I have been taking lithium carbonate 1350 mg for 12 years. My former psychiatrists would do routine urinalysis with blood draws. My current psychiatrist of 8 years has never tested my kidney function through yearly urinalysis. Has the monitoring of lithium changed? Is it the psychiatrist's job or my General Practitioner's or should I see a urologist for more thorough testing?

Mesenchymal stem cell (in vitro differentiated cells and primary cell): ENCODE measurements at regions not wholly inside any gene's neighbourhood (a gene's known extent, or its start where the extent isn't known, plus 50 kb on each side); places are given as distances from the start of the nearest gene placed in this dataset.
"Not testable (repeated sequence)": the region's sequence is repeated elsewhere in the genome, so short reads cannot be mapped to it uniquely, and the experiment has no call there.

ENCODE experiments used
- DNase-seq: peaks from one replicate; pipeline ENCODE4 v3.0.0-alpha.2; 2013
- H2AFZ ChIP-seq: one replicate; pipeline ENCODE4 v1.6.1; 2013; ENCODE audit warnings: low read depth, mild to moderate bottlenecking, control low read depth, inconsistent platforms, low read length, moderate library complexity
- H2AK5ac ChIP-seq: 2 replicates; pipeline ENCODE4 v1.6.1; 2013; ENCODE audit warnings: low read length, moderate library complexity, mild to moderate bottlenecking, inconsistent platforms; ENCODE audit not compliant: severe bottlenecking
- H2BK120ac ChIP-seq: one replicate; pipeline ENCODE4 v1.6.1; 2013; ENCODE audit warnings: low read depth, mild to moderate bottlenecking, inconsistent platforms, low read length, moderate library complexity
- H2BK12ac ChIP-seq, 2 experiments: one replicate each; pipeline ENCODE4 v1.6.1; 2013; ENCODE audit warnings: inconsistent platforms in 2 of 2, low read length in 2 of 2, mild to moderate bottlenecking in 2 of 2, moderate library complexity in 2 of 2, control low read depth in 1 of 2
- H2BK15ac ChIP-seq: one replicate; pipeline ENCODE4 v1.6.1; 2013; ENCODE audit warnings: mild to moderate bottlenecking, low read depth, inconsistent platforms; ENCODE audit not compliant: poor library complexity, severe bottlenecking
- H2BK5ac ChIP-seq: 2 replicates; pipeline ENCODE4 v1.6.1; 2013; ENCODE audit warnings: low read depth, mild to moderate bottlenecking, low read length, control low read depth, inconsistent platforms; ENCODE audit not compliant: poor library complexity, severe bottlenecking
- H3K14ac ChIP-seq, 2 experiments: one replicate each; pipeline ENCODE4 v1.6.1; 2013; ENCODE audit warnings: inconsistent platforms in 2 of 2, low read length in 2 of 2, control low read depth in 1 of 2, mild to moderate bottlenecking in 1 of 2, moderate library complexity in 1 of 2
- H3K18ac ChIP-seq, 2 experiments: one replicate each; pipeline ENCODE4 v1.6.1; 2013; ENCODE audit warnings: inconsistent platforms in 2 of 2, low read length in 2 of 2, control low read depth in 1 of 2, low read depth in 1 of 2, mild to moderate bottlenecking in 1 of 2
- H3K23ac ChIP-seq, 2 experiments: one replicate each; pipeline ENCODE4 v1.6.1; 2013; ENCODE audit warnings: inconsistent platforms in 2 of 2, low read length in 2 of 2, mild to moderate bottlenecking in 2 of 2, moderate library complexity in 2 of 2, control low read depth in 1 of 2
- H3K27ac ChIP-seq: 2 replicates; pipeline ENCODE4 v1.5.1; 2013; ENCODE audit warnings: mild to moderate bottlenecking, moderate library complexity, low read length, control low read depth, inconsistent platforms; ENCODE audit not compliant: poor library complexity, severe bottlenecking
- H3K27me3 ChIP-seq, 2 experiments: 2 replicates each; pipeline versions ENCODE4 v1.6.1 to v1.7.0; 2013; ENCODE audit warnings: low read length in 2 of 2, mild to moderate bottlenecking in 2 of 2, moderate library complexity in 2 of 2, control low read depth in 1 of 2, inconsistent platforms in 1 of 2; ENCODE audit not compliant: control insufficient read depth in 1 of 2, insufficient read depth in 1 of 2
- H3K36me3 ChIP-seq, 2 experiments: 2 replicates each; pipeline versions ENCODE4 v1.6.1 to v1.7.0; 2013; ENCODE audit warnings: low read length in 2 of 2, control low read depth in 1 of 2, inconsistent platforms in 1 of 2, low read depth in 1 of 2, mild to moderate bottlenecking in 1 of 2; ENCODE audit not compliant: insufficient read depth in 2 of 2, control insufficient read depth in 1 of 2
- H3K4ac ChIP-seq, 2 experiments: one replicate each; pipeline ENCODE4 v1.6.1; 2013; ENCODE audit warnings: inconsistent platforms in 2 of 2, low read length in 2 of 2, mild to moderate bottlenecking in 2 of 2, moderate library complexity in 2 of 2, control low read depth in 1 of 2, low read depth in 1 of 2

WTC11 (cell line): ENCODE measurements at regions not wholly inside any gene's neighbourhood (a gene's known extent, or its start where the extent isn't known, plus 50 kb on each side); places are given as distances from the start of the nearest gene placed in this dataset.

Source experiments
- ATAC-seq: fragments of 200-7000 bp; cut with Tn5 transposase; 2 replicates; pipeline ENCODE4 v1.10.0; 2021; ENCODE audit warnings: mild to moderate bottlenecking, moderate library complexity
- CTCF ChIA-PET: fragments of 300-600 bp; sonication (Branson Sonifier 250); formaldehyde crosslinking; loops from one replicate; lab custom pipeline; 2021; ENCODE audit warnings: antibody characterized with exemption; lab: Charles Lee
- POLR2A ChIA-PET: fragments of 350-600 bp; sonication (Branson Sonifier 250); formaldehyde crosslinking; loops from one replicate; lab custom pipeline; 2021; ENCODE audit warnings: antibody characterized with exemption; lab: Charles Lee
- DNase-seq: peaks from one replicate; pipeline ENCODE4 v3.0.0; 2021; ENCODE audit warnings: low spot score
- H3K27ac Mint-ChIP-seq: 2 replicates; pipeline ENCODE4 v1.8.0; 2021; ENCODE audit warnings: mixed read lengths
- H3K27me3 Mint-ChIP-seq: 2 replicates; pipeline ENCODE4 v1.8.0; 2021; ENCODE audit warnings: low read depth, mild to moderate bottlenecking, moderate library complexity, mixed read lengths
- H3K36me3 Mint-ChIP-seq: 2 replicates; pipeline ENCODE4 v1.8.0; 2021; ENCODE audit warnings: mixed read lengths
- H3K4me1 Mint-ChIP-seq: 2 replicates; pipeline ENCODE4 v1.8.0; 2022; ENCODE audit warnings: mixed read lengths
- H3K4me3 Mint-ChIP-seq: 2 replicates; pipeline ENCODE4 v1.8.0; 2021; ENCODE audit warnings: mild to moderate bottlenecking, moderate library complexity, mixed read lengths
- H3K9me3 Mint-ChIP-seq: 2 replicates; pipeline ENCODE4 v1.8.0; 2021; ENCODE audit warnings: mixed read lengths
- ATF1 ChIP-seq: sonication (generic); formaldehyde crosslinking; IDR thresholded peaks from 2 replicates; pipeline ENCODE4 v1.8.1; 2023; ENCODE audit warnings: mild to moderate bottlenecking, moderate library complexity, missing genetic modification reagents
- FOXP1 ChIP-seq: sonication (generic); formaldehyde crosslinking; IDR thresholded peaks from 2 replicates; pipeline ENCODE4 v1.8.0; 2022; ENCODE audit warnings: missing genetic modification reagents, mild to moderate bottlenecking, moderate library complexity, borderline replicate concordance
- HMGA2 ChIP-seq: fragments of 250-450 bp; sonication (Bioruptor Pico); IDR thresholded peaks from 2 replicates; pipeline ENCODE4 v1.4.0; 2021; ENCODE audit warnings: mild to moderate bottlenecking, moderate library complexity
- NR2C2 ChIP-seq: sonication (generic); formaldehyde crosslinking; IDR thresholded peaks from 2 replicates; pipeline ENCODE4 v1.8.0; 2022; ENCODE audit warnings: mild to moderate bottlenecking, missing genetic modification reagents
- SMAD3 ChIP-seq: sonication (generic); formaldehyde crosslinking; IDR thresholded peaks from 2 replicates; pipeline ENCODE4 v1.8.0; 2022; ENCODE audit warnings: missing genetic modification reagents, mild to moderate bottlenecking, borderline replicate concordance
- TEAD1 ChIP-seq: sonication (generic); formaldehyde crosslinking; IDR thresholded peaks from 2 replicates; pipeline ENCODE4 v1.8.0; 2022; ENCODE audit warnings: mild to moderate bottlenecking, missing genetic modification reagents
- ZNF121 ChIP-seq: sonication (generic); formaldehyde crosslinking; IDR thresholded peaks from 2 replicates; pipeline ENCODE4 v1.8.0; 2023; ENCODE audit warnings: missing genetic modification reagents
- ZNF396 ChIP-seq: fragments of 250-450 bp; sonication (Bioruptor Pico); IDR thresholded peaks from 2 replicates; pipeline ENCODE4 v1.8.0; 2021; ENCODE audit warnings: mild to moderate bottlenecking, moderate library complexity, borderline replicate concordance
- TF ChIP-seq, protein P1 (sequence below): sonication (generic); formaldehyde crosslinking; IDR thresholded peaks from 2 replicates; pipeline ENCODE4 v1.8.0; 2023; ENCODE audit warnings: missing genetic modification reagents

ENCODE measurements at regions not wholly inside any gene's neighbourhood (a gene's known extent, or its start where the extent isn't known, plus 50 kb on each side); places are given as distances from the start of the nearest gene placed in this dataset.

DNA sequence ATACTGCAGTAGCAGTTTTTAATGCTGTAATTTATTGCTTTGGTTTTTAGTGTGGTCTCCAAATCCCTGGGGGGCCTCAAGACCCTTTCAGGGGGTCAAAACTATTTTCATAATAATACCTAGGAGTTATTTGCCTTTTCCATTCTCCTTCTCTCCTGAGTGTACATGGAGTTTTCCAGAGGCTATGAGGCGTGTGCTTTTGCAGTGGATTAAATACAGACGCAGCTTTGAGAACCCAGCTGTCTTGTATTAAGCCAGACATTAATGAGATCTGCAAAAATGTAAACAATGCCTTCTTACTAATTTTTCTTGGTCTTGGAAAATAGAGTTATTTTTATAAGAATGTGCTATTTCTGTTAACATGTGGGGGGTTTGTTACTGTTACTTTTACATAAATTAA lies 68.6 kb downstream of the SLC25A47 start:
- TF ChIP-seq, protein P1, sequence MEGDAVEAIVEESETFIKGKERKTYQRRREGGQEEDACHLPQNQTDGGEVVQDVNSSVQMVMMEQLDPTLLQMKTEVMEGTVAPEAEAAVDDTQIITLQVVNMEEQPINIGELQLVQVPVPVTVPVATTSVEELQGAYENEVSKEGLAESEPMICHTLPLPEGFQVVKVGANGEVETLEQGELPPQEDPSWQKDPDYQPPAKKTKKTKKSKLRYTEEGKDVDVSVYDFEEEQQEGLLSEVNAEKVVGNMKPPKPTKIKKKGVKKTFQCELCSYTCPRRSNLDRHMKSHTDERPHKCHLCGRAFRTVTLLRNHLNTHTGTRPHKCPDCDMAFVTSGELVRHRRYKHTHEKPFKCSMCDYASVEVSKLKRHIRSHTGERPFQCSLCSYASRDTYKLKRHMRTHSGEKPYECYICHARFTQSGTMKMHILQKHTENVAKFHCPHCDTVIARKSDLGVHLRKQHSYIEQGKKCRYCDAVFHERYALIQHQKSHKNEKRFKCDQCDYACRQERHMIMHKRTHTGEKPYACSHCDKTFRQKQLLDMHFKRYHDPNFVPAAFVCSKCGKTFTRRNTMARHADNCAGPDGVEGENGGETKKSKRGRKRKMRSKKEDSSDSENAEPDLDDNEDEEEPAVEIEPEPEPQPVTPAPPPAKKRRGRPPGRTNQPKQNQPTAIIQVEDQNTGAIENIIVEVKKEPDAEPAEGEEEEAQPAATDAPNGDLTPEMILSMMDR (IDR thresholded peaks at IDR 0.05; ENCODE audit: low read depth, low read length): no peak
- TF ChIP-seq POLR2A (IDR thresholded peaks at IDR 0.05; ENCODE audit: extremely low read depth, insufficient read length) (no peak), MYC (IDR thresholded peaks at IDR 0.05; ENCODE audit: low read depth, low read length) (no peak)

As the doctor that prescribes the lithium, your psychiatrist should be regularly checking your kidney, thyroid, and parathyroid function as well as your lithium levels as these organs can be negatively affected by lithium. Failing to do so is irresponsible, and you should find another doctor. However, you can certainly request that your primary care physician check these matters for you when you go in for your regular checkups. The more data about your normal organ function that is collected, the more anomalies will stand out. In long-term treatment with lithium, the treatable and therefore harmless kidney change nephrogenic diabetes insipidus (http://www.ncbi.nlm.nih.gov/pubmedhealth/PMH0001540/) is quite probable, but a very small percentage of people also develop irreversible kidney damage that requires treatment with hemodialysis (Hence the need for very early warning and close monitoring of kidney function). Thyroid change is also quite common, and, although rare among lithium-treated patients, lithium is a leading cause of hyperparathyroidism.